Progressive shifting

From Wikipedia, the free encyclopedia
Jump to: navigation, search

Progressive shifting is a technique for changing gears commonly practiced by drivers of semi-trailer trucks. It is meant to reduce fuel consumption — something very important for drivers who travel several hundred miles each day.

Progressive shifting is accomplished by changing gears upward as early as possible when accelerating, while staying within the torque range. Each shift will go a little higher into the RPM, until the vehicle is in its top gear at cruising speed. After each shift is completed, the engine and transmission should be operating at or near the lowest rpm speeds recommended by the manufacturers of those parts.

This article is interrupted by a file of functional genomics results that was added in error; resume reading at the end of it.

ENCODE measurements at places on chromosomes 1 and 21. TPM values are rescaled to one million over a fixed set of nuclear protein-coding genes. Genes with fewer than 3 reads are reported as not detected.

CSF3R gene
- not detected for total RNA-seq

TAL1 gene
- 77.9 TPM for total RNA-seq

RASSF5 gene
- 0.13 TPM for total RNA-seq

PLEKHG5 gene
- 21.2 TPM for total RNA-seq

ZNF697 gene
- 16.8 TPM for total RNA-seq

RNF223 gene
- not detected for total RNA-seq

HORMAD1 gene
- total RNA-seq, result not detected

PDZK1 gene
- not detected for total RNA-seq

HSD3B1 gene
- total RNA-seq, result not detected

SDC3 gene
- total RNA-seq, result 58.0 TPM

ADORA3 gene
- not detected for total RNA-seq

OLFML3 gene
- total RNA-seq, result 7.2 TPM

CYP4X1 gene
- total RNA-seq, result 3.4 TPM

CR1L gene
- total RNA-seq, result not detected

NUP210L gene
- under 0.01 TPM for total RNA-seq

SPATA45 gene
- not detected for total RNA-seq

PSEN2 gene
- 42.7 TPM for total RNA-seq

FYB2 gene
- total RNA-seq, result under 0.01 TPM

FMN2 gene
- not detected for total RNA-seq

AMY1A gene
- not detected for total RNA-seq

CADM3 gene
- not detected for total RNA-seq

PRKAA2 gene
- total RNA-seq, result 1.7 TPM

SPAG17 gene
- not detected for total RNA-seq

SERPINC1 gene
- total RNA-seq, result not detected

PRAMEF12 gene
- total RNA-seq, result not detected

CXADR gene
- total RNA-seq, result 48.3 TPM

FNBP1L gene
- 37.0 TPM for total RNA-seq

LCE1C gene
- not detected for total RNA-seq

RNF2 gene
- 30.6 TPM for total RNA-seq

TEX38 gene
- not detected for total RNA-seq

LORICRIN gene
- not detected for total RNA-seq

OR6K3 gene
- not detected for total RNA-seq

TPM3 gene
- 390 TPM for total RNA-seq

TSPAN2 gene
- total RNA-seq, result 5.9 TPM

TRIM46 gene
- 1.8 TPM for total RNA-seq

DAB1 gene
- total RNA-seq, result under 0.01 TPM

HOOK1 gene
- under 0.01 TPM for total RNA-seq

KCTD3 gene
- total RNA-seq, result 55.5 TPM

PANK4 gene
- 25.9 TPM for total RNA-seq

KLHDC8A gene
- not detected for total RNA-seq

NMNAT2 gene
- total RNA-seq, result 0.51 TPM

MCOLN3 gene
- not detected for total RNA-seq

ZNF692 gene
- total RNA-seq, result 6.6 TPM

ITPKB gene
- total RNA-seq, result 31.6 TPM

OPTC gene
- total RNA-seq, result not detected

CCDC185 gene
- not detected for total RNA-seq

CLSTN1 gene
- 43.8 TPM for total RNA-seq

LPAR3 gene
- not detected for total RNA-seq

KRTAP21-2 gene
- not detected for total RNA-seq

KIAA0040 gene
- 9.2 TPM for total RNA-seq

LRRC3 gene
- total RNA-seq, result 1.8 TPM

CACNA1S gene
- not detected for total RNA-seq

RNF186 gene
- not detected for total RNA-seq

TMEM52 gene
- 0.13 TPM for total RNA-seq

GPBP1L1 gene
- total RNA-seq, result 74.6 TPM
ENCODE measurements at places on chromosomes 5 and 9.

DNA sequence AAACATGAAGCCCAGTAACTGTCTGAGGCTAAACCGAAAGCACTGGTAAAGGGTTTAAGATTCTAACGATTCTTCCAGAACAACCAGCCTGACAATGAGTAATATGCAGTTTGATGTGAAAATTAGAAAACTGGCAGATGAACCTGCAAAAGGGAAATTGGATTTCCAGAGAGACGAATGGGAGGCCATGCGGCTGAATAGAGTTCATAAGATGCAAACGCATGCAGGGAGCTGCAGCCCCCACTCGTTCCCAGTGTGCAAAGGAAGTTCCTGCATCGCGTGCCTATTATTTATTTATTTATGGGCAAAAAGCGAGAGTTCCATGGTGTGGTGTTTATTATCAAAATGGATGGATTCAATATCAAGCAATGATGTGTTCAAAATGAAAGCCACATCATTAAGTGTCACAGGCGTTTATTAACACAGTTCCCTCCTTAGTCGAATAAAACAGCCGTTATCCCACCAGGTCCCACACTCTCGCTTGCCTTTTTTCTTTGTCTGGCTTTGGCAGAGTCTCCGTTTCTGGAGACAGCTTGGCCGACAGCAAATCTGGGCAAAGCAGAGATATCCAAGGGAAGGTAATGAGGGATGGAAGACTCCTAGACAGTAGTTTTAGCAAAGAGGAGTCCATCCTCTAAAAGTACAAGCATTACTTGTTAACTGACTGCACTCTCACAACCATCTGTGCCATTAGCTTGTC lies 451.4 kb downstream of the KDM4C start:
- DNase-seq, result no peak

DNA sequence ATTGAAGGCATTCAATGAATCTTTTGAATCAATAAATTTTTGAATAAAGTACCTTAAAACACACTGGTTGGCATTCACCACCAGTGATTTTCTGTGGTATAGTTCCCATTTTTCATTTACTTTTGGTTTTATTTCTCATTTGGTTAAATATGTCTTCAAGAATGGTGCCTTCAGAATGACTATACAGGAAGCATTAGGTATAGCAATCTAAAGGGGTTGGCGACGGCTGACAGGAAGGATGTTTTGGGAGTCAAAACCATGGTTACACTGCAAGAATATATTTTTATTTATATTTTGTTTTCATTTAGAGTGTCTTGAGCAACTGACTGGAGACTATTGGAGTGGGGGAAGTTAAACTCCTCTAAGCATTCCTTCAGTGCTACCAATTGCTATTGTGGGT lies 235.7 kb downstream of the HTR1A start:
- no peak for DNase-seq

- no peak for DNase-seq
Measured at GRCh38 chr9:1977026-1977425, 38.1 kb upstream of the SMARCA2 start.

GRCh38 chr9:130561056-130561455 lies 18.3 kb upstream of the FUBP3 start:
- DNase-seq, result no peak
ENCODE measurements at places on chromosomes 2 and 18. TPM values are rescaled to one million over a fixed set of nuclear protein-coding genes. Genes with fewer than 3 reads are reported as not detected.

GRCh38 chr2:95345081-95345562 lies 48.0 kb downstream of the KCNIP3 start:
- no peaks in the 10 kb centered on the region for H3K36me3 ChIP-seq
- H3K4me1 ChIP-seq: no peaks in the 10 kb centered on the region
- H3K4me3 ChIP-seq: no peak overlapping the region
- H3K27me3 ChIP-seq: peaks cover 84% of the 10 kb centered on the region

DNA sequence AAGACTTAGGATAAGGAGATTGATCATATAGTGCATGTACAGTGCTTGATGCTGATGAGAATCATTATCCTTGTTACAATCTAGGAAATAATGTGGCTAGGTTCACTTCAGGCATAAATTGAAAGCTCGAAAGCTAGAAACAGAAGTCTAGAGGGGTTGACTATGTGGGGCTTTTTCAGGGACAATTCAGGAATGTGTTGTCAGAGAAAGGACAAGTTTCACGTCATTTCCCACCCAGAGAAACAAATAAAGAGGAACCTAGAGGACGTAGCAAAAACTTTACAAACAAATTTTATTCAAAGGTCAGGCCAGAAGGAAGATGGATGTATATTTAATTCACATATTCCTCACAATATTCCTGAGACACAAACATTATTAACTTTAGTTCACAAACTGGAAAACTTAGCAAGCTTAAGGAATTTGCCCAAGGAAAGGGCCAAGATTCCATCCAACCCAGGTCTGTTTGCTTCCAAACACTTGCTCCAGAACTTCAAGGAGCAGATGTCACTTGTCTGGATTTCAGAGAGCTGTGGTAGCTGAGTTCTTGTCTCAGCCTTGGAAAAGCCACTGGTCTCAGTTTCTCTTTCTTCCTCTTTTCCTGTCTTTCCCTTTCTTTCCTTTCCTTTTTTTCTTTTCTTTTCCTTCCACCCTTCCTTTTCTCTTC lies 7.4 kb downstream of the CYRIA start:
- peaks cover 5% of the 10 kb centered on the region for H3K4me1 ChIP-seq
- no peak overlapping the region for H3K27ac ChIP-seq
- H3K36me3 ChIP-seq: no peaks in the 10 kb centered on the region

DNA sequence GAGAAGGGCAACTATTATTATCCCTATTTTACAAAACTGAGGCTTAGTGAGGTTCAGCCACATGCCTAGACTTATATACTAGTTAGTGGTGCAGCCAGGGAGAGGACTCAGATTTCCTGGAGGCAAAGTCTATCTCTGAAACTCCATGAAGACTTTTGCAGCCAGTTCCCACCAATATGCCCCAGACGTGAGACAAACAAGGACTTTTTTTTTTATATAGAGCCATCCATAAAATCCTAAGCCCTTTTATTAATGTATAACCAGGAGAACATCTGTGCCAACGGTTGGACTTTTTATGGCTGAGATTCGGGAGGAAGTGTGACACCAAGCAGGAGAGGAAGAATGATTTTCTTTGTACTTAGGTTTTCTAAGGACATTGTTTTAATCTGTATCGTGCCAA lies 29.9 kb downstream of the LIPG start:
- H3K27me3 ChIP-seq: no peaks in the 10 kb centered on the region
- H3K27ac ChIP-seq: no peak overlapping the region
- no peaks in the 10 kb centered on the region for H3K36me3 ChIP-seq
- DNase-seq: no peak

As defined by KE =1/2 mv^2, acceleration is the process of gaining kinetic energy, so the greater the power delivered, the quicker it gains kinetic energy.

The best average acceleration in a truck with a Caterpillar C15 engine is achieved by going all the way up to 1950RPM, then shifting to a gear that will put the engine at 1500RPM, so that the truck is receiving as close as possible to maximum power throughout the entire time it is accelerating. This, however, is not progressive shifting, and has increased fuel consumption and wear on the motor.

Shifting at peak torque does not provide the maximum acceleration as even the engine maybe making the maximum torque, with each up shift, the mechanical advantage of the transmission is reduced.